Working with Identity Server 4 and UWP Apps

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Building a Web API that is to be accessible only by a purpose-built UWP app for Windows 10 can be achieved by taking several routes. One of those possible routes is making use of a product known as Identity Server, and in this article, we'll look at the latest version; Identity Server 4.

What we'll do is set up Identity Server to protect a Web API, built using ASP.NET Core 1.1, which will grant access to a simple UWP project. These are the three elements that will make up this article, and we'll also divide each part into three separate projects in Visual Studio.

Let's begin with building our Identity Server.

Note: This article was written using Visual Studio 2015 Update 3, .NET Core 1.1, and Identity Server 4 v1.0.

Identity Server 4

Identity Server 4 is indeed a well-constructed product that is highly customisable, open source, and, out of the box, can service several possible needs. However, for the sake of this article, our need is simple, so let's look at some of the code in our project…

I've created an empty ASP.NET Core project, and added the following dependency…

"IdentityServer4": "1.0.0"

Then, in the Configure method in my startup.cs, I've removed most of the generated code, and made the following changes:

public void Configure(IApplicationBuilder app,
   IHostingEnvironment env,
   ILoggerFactory loggerFactory)


We then need to turn our attention to your ConfigureServices method. My code looks something like this…

public void ConfigureServices(IServiceCollection services)
   .AddInMemoryApiResources(new List<ApiResource>
      new ApiResource("codeguruapi",
         "Example Code Guru Web Api with
         Identity Server")
   .AddInMemoryClients(new List<Client>
      new Client
         ClientId = "uwpclient",

         AllowedGrantTypes =

         ClientSecrets =
            new Secret("jds8£$Asd!d;j3".Sha256())

         AllowedScopes = { "codeguruapi" }

And, that's it. This is all we need to do for the scope of this article with regards to setting up Identity Server. Before we run this program, I would like to point out a line of note from above. And this line is—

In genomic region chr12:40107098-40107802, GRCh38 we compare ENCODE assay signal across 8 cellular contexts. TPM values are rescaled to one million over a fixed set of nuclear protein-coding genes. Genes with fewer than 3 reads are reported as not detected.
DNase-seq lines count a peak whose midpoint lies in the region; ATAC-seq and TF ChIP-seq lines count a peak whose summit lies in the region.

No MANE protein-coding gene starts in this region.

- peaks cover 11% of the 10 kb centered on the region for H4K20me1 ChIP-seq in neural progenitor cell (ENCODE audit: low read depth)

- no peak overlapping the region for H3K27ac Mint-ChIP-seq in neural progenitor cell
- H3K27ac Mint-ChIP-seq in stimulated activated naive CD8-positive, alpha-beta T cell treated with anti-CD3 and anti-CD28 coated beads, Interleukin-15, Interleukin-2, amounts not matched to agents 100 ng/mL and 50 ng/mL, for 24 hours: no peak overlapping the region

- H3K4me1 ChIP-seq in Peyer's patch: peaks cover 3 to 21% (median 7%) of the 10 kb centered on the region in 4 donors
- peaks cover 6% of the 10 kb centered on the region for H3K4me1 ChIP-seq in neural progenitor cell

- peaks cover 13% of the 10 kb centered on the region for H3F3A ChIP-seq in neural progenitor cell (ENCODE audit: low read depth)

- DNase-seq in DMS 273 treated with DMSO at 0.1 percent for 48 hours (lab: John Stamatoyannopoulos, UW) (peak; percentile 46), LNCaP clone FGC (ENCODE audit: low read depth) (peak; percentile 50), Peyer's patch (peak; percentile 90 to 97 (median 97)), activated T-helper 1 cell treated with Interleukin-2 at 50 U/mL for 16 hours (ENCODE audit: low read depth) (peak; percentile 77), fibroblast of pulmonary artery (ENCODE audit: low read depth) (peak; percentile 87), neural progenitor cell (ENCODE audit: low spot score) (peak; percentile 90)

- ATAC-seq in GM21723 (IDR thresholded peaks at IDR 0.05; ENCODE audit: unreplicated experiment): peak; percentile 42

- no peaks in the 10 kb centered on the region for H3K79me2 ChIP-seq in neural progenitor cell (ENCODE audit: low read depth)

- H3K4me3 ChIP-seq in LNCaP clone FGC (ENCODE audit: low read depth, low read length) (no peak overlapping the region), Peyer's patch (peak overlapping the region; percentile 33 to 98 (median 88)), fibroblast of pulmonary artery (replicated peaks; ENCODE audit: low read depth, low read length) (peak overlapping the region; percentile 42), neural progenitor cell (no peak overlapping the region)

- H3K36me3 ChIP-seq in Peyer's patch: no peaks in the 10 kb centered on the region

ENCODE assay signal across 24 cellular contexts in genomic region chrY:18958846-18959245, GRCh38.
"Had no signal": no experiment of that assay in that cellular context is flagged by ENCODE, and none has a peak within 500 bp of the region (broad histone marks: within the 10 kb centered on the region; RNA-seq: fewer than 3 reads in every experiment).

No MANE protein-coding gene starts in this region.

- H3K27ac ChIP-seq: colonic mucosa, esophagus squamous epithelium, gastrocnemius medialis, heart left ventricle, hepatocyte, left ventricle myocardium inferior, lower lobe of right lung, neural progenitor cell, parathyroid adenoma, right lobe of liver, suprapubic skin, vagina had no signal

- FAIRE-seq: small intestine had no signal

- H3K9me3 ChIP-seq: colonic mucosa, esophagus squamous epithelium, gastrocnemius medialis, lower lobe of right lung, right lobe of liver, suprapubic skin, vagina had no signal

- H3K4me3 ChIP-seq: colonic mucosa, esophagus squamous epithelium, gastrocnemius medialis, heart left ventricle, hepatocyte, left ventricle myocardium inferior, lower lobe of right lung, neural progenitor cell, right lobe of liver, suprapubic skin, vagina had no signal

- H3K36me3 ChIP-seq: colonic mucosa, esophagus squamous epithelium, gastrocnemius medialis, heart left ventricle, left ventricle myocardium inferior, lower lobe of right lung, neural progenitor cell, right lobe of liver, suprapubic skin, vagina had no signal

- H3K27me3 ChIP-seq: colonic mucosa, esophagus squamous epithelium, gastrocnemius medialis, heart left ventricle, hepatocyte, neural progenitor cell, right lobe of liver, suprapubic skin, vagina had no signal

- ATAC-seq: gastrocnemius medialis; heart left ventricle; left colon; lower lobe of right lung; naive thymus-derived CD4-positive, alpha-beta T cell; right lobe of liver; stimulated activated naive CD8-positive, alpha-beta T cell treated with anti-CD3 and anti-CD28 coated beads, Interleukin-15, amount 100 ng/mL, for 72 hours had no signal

AllowedGrantTypes = GrantTypes.ClientCredentials

What we are doing here is specifying our authentication flow. And, what we want is to allow the UWP app (our client), to access the Web API—which is identified in the 'AllowedScopes'—by presenting the client id and secret when authenticating with Identity Server.

If you now open a command line at the location of our project, type

dotnet run

And then go to our browser, navigate to http://localhost:5000/.well-known/openid-configuration. You should see something like this, letting us know what we've done is working.

The response from Identity Server
Figure 1: The response from Identity Server

Note: If you're using Chrome and your JSON isn't formatted as in Figure 1, don't despair. There are a number of JSON formatters available in the Chrome Web Store.

Before we move on to your Web API, I would like to bring your attention to the documentation for Identity Server, that you may find here.

There are many getting started guides, examples, and much more. I recommend looking through this documentation at your convenience. But again, for this article, I'm focusing only on what we need so we may complete what we are setting out to do here.

The Web API

Our Web API is going to be simple. We need to create an ASP.NET Core Web API project from the templates available in Visual Studio (No Authentication). I've then utilized the template generated controller, but modified it to look like this…

public class ValuesController : Controller
   // GET api/values
   public string Get()
      return $"Some data from our web api :
         { DateTime.Now.Ticks }";

Other than this representing a very simple end-point to give us a response, I've added the [Authorize] attribute to the controller. Then, to enable the authorization for this API, we need to add this package to our Web API project.

"IdentityServer4.AccessTokenValidation":  "1.0.1"

I've also added the following code to the Configure method in the startup.cs before the app.UseMvc().